Before buying Twitter, Musk had spent $4 billion buying its stock, and had to spend another $20 billion out of pocket to complete the purchase. Since then, he has sold another $4 billion in Tesla stock to cover expenses, for a total of about $28 billion spent out of pocket. That is roughly equal to the GDP of Jamaica, but at the time it was only a small part of Musk’s fortune, which peaked at $340 billion in November last year—possibly besting John D. Rockefeller for an all-time record in modern history. At the time he offered to buy, Musk’s net worth hovered around $300 billion, or roughly the GDP of Finland.
Allowing wealth to concentrate to such a degree greatly increases the chance of the kind of completely pointless disaster that has befallen Twitter.
Strictly speaking, an individual’s net worth is not the same as national GDP; one is a stock and the other is a flow. But it gets at the important point, which is that Elon Musk and his fellow ultra-oligarchs command resources comparable to those produced by a small wealthy nation over an entire year. Economists assume wacky stuff like “hugely overpaying for a company and immediately driving into a ditch” won’t happen, because all the monetary incentives are against it. But while Musk has lost nearly half his net worth since its peak, and probably will lose a lot more once all this is finished, he will almost certainly still be a multibillionaire at the end. Guys like him can lose more money than any single person has ever lost in history, in less than a month, and still have enough to live 10,000 lifetimes in resplendent luxury.
The odds of such a thing happening increase when one considers the social effects of extreme wealth. Being that rich tends to both convince people that they are heroic geniuses far beyond the capabilities of ordinary mortals, and isolate them from any normal social interaction or criticism. It is exceptionally easy to attract a coterie of yes-men and toadies who will indulge your every whim and bad habit. Substance abuse problems and delusions of grandeur are frequent. Sound familiar?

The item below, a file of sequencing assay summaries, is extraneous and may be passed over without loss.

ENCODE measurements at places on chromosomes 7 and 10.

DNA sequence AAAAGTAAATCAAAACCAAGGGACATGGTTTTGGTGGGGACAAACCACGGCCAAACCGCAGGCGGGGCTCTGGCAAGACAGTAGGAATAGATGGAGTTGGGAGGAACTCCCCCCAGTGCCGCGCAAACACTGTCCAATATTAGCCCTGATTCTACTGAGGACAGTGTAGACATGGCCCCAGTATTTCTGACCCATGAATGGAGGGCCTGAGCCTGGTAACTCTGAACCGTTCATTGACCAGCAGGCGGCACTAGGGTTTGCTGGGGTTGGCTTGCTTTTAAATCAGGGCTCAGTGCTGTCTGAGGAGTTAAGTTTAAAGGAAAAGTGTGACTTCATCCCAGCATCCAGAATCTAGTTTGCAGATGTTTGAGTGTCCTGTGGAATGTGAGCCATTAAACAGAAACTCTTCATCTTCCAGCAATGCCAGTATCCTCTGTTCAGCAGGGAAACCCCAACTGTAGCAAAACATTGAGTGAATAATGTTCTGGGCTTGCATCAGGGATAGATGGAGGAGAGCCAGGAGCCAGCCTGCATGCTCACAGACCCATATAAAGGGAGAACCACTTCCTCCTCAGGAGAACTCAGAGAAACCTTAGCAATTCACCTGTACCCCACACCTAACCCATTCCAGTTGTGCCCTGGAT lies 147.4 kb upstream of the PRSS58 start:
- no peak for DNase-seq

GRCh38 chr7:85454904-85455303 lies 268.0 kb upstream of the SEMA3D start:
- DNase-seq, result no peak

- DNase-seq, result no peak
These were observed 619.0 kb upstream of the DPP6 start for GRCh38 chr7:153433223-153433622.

Non-rich people can be erratic weirdos too, and ordinary businesses without megalomaniac oligarch CEOs have destroyed themselves in the past. But allowing wealth to concentrate to such a degree greatly increases the chance of the kind of completely pointless disaster that has befallen Twitter.
During the New Deal, the oligarch class was cut down to size with confiscatory income taxes on the very rich, which topped out at 94 percent for the top bracket. We could go one better by adding a wealth tax to the largest fortunes, as economists Thomas Piketty and Gabriel Zucman suggest, perhaps even plowing the proceeds into an Alaska-style social wealth fund for the benefit of all.
The solutions are readily available. The larger point is this: The existence of major companies shouldn’t hinge on the behavior of loopy, Reddit-poisoned crackpots.
Ryan Cooper is the Prospect’s managing editor, and author of ‘How Are You Going to Pay for That?: Smart Answers to the Dumbest Question in Politics.’ He was previously a national correspondent for The Week.
November 21, 2022
5:00 AM